The History of Sangria
The History and Recipe of Sangria
Sangria is perhaps one of the most popular and well known Spanish beverages. It is a wine punch that originated in Spain during the 15th century. It became so popular that it quickly spread to Portugal and the Spanish colonies.
In those days Sangria was prepared with red wine from La Rioja, local brandy and common fruits such as apples, lemons, oranges, grapes and pears. However as its consumption expanded to different parts of the world, each country made a version with their local wines, fruit and taste.
Sangria became specially popular in Europe during the 19th century as it was served in high society and aristocratic parties and soirees, however it wasn’t as well accepted in North America until it appeared in New York in 1964, then it unavoidably spread through the north of the continent.
Sangria comes from the Spanish word for blood: sangre, and it references the intense red color of red wine. There are three types of Spanish sangria: prepared with red wine, the one made with white or sparkling wine called white sangria and Zurra (or Zurracapote), original from the north of Spain and made with red wine, peaches, apricots and nectarines.
The Real Academia Española (RAE) defines sangria as a refreshing beverage made of water, wine, with sugar, lemon and other additions. In the Concise Oxford Dictionary, sangria is translated as “sangaree”.
Another theory about how the drink got its name is the one that says that the drink was created to mimic the colour of the blood of a bull that had been killed during a bull fight in Spain. The name therefore takes its name from the blood color. However, this seems a little farfetched as it is unlikely that people would have wanted to drink a drink that was intentionally made to look like blood!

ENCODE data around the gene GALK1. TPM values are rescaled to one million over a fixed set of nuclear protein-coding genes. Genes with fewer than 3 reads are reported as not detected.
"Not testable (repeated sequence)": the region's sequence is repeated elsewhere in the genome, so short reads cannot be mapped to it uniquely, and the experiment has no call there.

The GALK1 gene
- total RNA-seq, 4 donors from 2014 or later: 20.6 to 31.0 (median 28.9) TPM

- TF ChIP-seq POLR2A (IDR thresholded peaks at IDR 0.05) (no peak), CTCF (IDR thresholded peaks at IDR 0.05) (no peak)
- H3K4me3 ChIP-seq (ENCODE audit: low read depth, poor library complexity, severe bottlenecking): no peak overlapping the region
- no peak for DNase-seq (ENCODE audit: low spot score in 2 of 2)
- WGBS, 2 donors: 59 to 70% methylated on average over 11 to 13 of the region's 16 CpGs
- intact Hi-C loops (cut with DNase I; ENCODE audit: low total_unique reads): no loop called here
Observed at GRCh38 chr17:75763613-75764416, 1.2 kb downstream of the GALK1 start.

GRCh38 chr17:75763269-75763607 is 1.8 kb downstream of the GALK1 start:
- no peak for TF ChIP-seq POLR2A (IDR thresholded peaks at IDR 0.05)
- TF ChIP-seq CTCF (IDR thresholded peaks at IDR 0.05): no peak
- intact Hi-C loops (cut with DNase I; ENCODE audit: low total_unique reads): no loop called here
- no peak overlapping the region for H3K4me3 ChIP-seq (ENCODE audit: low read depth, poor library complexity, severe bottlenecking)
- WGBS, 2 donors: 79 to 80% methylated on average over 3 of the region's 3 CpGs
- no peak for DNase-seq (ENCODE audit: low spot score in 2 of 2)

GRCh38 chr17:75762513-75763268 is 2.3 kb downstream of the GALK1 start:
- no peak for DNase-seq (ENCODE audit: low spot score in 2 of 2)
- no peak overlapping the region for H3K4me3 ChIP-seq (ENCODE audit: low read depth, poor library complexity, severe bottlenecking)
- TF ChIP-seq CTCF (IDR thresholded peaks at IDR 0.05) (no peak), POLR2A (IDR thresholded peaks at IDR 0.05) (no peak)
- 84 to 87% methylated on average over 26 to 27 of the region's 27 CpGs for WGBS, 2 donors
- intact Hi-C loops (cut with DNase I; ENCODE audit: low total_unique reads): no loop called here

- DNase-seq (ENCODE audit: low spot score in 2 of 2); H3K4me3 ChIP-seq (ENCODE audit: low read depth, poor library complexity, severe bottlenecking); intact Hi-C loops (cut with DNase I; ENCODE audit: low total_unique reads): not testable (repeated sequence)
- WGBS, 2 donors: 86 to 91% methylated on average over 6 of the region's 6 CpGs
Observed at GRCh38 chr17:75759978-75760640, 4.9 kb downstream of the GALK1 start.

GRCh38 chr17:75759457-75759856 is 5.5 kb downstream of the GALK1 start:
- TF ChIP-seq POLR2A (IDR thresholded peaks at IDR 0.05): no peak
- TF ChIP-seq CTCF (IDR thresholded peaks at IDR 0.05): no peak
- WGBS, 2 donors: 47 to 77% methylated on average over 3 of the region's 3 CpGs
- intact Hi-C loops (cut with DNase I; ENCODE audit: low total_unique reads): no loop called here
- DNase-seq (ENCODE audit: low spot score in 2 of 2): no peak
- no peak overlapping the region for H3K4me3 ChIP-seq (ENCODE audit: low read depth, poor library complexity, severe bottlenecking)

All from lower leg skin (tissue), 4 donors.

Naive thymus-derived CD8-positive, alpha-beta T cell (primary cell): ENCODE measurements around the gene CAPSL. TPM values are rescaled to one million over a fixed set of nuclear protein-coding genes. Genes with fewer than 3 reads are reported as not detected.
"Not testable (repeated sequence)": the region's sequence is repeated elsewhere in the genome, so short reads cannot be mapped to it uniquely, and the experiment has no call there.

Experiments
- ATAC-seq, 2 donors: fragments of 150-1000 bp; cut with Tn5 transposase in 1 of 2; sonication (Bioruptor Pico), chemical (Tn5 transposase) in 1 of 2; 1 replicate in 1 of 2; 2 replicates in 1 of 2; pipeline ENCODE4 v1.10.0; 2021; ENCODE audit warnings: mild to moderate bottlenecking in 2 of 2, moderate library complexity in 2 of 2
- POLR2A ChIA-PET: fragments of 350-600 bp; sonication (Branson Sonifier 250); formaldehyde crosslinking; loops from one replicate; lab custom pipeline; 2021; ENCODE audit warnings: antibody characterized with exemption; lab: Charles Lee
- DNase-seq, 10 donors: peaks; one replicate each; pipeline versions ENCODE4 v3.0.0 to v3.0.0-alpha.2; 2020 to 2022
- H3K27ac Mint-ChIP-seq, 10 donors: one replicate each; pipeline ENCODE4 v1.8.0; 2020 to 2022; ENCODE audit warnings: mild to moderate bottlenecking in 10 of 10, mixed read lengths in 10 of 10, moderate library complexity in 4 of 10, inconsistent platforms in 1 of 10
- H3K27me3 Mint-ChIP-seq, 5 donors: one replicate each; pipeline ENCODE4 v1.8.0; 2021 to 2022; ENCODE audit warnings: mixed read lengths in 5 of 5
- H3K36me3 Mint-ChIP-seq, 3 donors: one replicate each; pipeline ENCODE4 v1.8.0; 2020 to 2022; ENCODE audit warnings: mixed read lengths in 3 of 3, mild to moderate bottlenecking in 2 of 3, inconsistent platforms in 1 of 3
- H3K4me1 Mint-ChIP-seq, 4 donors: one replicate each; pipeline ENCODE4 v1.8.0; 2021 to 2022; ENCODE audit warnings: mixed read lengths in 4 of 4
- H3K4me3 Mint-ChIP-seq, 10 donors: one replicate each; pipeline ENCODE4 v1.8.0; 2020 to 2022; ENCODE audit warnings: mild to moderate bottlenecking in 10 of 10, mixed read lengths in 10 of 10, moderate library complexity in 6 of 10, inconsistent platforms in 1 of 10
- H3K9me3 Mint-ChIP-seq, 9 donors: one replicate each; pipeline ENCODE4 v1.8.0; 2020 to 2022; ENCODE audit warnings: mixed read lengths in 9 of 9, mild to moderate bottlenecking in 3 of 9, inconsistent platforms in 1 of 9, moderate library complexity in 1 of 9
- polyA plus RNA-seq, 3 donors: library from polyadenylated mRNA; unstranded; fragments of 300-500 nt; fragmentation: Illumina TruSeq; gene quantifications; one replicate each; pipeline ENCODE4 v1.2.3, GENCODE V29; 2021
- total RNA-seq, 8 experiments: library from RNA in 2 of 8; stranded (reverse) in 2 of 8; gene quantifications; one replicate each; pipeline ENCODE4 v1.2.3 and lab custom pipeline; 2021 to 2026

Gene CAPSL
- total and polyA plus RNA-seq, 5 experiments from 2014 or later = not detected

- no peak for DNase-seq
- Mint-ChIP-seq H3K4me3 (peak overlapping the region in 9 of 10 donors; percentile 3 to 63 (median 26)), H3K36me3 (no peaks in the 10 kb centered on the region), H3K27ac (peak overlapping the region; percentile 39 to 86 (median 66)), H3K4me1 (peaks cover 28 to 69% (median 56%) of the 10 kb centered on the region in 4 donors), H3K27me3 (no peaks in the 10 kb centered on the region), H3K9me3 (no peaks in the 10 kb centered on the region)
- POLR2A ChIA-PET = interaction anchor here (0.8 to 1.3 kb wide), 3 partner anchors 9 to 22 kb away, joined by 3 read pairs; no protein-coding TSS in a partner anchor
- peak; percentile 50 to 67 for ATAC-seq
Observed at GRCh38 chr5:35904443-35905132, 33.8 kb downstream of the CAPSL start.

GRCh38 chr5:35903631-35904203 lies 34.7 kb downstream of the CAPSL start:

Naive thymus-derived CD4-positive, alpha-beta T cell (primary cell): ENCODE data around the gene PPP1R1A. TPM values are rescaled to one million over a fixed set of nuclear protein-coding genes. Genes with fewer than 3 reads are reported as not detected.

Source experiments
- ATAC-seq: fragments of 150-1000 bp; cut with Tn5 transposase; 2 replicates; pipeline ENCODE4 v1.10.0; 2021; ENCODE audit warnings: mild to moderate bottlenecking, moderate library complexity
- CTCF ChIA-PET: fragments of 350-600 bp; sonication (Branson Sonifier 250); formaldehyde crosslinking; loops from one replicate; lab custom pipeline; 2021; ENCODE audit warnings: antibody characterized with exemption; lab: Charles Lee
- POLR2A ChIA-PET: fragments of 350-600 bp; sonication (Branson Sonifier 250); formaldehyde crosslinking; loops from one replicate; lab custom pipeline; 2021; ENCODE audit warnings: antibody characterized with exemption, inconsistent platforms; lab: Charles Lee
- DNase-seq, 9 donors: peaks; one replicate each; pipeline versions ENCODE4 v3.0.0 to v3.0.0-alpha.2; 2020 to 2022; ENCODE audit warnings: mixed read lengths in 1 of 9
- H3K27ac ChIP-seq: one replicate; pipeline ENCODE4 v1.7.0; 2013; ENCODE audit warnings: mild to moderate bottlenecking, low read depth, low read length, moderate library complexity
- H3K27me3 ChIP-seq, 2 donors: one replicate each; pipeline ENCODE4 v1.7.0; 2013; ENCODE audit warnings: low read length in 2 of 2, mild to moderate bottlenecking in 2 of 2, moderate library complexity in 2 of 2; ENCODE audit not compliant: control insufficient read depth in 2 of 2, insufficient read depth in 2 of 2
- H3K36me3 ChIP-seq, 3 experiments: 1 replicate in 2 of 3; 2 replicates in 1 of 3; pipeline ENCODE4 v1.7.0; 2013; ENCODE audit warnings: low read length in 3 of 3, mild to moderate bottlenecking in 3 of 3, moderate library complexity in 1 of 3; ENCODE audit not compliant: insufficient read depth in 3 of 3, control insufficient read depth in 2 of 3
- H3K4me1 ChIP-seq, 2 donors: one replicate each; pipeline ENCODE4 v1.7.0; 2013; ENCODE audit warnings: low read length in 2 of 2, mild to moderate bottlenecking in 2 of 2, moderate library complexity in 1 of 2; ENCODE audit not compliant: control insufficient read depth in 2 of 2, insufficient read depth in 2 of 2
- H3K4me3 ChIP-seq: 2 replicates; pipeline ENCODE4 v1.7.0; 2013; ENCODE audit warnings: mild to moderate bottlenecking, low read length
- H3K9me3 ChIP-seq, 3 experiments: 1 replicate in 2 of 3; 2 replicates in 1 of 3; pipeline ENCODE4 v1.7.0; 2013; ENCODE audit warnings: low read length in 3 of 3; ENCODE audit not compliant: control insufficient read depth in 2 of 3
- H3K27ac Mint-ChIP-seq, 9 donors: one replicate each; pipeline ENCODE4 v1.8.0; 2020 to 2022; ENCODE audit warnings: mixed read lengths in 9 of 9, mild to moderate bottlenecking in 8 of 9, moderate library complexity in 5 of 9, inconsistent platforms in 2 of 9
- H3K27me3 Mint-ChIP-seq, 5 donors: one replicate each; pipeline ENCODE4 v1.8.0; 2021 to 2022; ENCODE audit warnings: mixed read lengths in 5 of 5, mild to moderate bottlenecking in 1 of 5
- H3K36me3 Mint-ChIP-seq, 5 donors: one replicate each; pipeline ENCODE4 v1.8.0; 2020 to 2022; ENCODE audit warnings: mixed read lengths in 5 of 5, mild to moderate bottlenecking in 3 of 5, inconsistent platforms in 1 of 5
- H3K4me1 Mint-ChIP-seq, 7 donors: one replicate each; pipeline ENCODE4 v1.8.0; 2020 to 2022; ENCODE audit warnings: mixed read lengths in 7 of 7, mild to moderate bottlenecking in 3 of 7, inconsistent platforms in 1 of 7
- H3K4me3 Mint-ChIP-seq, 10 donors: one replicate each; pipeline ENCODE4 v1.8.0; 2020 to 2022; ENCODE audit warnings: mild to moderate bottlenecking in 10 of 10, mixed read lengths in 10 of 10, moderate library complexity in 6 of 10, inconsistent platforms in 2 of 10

The typical ingredients of sangria are red wine, fruit, brandy or cognac and sweeteners such as honey or sugar and soda water. However there isn’t an exact recipe and the taste will vary according to ingredients used.
Sangria is very easy to make, however the difficulty lies in the fact that the fruit must be macerated during a couple of hours so the beverage really tastes of fresh fruit, but should be no longer than 3 hours.
Sangria is commonly consumed during the hot Spanish summer months. If you ever decide to travel to Spain be sure to ask the locals where the best sangria is served!
Ingredients (remember, these ingredients are just a guide, you can change or add to taste):
1 liter of red wine, ideally from La Rioja
1/2 glass of lemon juice
50 grams of sugar
1 glass of freshly squeezed orange juice
1 spiral lemon peel
Peel the peaches, slice them in half and remove the pit. Now cut them in very fine slices. Peel the oranges and slice them very finely, do the same with the lemon
Put the fruit in a container with sugar and brandy, let it macerate up to a maximum of 2 hours
Add the wine, the orange and lemon juice
Add the cinnamon and lemon peel spiral and let cool in the fridge. Serve very cold and enjoy!
There is another variety of this drink which involves white wine and is therefore called White Sangria. This is an even lighter version of the drink and is great for those people who prefer white over red. If you are holding a party, you could always serve both together as the colours of the drink will look really striking together.
3 tbsps of sugar
3 shots of apple liquor
1 lime, slice
1 lemon, sliced
2 ripe peaches, cut into wedges
3 ripe green apples, cored and cut into wedges
1 bottle dry white wine (such as Rioja)
1 pint raspberries
Sparkling soda water
Combine the sugar, apple liquor, lime, lemon, peaches and apples in a large drink jug.
Cover with the white wine and chill for several hours
To serve, spoon the fruit into glasses, adding some raspberries to each glass, then pour the wine over the top.
Top off the glasses with soda water and serve.